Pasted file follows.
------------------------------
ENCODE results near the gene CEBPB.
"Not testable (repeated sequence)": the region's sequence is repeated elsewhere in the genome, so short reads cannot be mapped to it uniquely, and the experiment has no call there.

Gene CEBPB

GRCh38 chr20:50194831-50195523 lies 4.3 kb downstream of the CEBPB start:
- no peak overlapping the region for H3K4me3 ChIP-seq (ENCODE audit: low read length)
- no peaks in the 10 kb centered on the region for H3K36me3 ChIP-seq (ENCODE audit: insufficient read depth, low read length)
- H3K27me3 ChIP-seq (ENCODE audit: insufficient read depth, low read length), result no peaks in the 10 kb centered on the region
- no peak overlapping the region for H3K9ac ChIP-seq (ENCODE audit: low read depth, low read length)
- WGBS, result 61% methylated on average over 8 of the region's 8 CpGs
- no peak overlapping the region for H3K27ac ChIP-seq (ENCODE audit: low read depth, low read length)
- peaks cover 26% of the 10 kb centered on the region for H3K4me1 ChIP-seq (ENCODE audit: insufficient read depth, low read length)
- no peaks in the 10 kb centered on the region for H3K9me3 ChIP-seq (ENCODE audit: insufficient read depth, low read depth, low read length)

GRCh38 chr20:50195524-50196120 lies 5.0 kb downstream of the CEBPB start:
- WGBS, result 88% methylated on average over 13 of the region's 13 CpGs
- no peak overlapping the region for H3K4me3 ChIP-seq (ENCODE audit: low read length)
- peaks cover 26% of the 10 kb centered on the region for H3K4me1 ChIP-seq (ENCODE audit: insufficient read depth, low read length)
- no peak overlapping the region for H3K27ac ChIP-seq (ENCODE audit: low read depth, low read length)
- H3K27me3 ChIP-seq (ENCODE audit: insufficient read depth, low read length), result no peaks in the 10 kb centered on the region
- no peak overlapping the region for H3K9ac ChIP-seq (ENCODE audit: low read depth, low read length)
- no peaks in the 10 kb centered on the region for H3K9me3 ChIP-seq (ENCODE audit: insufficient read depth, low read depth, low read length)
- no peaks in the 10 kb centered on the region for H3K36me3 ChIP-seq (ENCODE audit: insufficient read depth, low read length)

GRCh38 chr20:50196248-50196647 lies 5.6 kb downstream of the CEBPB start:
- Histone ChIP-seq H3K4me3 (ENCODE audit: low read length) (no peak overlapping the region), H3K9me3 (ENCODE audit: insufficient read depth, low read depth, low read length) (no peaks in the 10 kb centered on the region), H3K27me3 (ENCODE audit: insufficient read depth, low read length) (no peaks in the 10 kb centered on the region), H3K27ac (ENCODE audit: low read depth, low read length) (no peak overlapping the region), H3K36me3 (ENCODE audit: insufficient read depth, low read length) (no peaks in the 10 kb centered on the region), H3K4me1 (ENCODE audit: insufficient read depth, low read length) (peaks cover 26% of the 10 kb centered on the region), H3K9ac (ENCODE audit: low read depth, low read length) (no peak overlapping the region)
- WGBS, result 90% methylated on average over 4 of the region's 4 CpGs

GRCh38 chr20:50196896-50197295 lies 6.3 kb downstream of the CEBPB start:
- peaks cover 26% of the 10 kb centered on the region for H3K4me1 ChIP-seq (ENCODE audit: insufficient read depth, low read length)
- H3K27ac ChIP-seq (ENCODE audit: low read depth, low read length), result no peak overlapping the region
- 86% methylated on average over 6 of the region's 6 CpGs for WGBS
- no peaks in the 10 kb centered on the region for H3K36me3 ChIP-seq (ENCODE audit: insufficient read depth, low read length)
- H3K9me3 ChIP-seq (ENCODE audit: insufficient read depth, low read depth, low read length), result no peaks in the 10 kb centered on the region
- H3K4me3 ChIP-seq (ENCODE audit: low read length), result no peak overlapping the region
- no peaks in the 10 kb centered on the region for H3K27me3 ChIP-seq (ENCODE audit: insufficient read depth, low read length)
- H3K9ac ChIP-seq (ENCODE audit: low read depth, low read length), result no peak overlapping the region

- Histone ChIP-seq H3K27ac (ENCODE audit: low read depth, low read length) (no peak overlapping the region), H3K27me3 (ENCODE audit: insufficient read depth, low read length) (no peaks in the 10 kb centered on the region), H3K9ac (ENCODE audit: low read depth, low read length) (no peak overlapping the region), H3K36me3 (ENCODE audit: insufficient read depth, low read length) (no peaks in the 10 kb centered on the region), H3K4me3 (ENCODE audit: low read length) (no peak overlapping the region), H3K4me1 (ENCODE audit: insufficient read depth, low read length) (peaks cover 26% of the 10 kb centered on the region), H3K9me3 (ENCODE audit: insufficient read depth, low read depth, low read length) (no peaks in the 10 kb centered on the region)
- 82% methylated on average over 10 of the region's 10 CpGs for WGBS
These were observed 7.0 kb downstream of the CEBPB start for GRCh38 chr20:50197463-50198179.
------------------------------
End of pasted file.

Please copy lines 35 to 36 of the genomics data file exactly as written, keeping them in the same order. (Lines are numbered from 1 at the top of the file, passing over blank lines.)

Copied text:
- 82% methylated on average over 10 of the region's 10 CpGs for WGBS
These were observed 7.0 kb downstream of the CEBPB start for GRCh38 chr20:50197463-50198179.